The performance review was written by Guiri Guest writer: Meghan Modafferi. Meghan is from North Carolina, USA. She is currently living in Prague and working as an English teacher. In her free time, she’s a freelance writer who’s particularly interested in politics, performances, and personalities.
For inexperienced attendees of modern dance performances, Sebastian Belmar’s RGB may at first seem a bit dizzying. It opens with a man in tight, white underpants trying to escape from below a sheet of plastic in a candy wrapper imitation of birth. I watched his hands flail from below the clear plastic sheet, and wondered if this is just too niche-group for new patrons of the Ponec Theater to understand or enjoy.
But soon, I began to buy in as the next character entered the stage with a small, red plastic bag. His interactions with it were at once playful and strangely domineering; a stark contrast to the desperate escape of the first character from his plastic womb. From that point, I was able to begin building a narrative from clues about the characters. And I’m sure the meaning I found wasn’t “correct” in any sense of the word, but I was able to find it, and I think that’s the point. Absurdist art aims to make the audience uncomfortable because they can’t find solace in clarity of meaning. This performance exists somewhere between the security of clarity and the tension of the absurd. And that’s what makes it so special.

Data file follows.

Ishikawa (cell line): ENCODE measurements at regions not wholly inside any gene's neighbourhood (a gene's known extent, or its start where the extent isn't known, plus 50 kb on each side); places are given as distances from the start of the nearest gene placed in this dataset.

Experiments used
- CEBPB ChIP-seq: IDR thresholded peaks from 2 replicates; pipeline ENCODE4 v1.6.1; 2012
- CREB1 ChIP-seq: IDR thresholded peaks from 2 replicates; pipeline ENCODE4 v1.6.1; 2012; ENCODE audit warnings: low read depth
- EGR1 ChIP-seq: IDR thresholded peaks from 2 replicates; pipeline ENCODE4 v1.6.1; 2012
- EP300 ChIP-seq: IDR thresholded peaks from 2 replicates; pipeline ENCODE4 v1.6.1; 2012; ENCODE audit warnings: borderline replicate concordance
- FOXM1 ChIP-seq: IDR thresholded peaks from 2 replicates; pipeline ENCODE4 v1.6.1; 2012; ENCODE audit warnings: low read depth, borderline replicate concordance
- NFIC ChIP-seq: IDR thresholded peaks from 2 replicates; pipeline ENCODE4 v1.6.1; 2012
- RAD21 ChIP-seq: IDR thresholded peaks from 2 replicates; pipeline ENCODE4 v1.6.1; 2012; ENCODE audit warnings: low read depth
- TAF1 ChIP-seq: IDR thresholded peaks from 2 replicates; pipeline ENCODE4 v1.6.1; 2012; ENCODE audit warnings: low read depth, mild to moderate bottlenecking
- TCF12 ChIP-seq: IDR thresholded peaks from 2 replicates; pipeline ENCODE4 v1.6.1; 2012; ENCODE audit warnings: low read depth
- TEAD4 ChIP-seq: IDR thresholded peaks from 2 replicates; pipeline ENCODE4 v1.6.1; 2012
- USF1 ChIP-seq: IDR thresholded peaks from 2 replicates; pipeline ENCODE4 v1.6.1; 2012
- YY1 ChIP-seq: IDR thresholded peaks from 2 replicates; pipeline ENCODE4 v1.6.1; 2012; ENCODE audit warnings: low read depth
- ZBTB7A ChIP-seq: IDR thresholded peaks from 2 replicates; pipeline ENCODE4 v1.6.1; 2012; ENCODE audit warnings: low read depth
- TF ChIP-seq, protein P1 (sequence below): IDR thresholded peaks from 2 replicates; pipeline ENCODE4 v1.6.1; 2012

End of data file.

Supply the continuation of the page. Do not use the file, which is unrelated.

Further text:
The two women in the cast disco and dispute with their male counterparts, and while their individual personalities are not distinguished as sharply as the men’s, they bring both more lightness, and more intensity to the piece as a whole. The men’s interactions with the women loosely mirror their interactions with the plastic pieces in the opening, which brings delightful coherence to the plot-driven mind. When all four dancers are onstage, the energy is electric. Whether their bodies are pulsing to light-hearted music and calm colors, or the sounds of chaos paired with red, the chemistry between the four is captivatingly portrayed.
Belmar is clever and precise with color choices throughout the piece. At times, it’s difficult to even notice the color changes because it’s only right that the air should be red when the dances evoke the intensity of relational abuse. It’s only right that the world is green for disco.
The final scene holds red, fiery tension for an almost unbearably long time, as the actors switch partners and repeat dances like complicated
addictions or relationship patterns that you just can’t quit. While at first the viewer may flounder at the lack of familiarity or congruity on the stage, by this point there is something that everyone can relate to.
If you’re not a regular at the Ponec, RGB might be a step out of the comfort zone of your ordinary trip to the theater, but it’s not a step off a cliff. It’s thought provoking and visceral, inviting the viewer to fill in the unspecific storyline with his or her own.